by Pulp Friction and Snoogins. Photography by Poladroid
Roller Derby in the UK knows Snoogins. She’s one of the most well known people at MKRD – she lineups, she skates, she travels the country announcing, repping MKRD. You’ve heard her announcing at bouts and, in March, the online audience heard her call the Men’s World Cup Final with Bob Noxious. And this December, she’s taking MKRD global…
Why did you start derby/what drew you to the sport?
I know a lot of people got involved in roller derby because they saw Whip It! And thought “YEAH! This looks awesome! I wanna kick butt too”. I didn’t get round to seeing Whip It! Until I had been involved in derby for about 18 months!
I found Milton Keynes Roller Derby at the MK Tattoo Convention. I was there with friends to get tattooed and we were having a wander waiting for our time slot when we happened upon these badass ladies in hot pants and face paint with skates on their feet. After chatting to them, we signed up to their next fresh meat course which started a few weeks later. I’ll be honest, I was terrified. I’d never skated before and had problems with my ankles but went for it anyway. I never looked back!
How long (roughly) have you been involved in derby?
Just over three years, the fresh meat cycle I joined was July 8th 2011.
What challenges did you face at first – and now?
As I mentioned before, I had no skating experience and weak ankles as well as being severely out of shape. I hope I will always remember my first session (if I do, it means I will always know how far I’ve come). It took me forty five minutes to STAND UP. My core strength was non existent. But Betty Knox and Claudia Faceoff didn’t quit on me.
After that, I spent around four months getting the standing thing sorted and moving very little. It was probably about eight months in that I skated unaided. Now, I’m doing stuff outside of derby to try and lose weight and strengthen up. I’ve also just started tackling crossovers, but shhh! I’ve not told many people!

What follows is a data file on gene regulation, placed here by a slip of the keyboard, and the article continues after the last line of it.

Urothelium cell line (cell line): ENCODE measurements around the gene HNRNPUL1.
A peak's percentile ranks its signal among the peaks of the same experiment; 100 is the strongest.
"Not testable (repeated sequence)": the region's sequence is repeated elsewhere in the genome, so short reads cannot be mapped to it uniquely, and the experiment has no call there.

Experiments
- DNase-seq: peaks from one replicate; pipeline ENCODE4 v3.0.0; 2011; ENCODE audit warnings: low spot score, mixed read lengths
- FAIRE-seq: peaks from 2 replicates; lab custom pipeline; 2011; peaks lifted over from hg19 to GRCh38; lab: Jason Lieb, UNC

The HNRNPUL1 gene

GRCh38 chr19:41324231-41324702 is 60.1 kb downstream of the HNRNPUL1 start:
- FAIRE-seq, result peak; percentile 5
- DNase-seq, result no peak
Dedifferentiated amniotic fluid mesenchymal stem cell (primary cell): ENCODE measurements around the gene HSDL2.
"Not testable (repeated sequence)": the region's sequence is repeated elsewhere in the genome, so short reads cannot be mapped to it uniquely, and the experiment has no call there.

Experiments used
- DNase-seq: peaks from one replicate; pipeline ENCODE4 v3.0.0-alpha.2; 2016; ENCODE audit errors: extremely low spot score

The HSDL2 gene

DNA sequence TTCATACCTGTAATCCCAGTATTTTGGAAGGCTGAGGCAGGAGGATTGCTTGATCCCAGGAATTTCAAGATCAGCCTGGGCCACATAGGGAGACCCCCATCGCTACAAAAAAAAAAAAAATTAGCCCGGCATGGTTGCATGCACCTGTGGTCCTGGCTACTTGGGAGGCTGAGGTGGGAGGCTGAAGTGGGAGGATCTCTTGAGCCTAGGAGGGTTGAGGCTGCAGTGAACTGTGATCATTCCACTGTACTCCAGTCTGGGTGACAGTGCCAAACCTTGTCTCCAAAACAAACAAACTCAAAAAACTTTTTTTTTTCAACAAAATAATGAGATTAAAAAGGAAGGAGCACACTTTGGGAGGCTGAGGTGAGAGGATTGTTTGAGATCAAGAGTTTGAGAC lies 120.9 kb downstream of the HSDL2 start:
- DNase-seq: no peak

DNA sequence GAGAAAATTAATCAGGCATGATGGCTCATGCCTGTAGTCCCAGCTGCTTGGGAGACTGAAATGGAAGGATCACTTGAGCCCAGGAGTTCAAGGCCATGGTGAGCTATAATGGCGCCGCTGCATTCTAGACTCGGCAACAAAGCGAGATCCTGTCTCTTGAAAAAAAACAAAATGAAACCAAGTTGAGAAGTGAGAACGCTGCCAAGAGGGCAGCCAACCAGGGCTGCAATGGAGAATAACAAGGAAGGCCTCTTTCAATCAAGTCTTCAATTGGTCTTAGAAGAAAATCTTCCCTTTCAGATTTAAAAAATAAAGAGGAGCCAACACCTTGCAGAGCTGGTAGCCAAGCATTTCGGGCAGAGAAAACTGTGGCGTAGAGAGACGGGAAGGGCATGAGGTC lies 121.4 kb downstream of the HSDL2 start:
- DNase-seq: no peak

What do you love about the sport and what keeps you coming back?
The community, both within MKRD and the wider roller derby scene. When you achieve something, even if it’s outside of derby, it is celebrated and championed. And if you’re having a rough time, again, in or out of derby, people rally round you and are so supportive. The things this community will do for charity or for someone down on their luck is astounding. I had a pretty bad year last year. One of the things that kept me going was the support of my team. That’s what keeps me coming back.
That, and the total badassery of the sport.
Explain about your off-skates roles – and where have they taken you/are going to take you?
I have spent most of my time with MKRD acting as line up manager for the various teams. I took the role for the first Quads of War game, I’ve been line up for our women’s B team, The Udder Team, on all of their outings thus far, and I have played line up for the Concrete Cows since November 2011. I love being a line up manager. It’s a totally different angle to the game that seldom people get to see. Although it can be stressful and high pressure, the sense of satisfaction you get when a line up you have planned on paper gels so well on track to take out the opposition and win the game is second to none.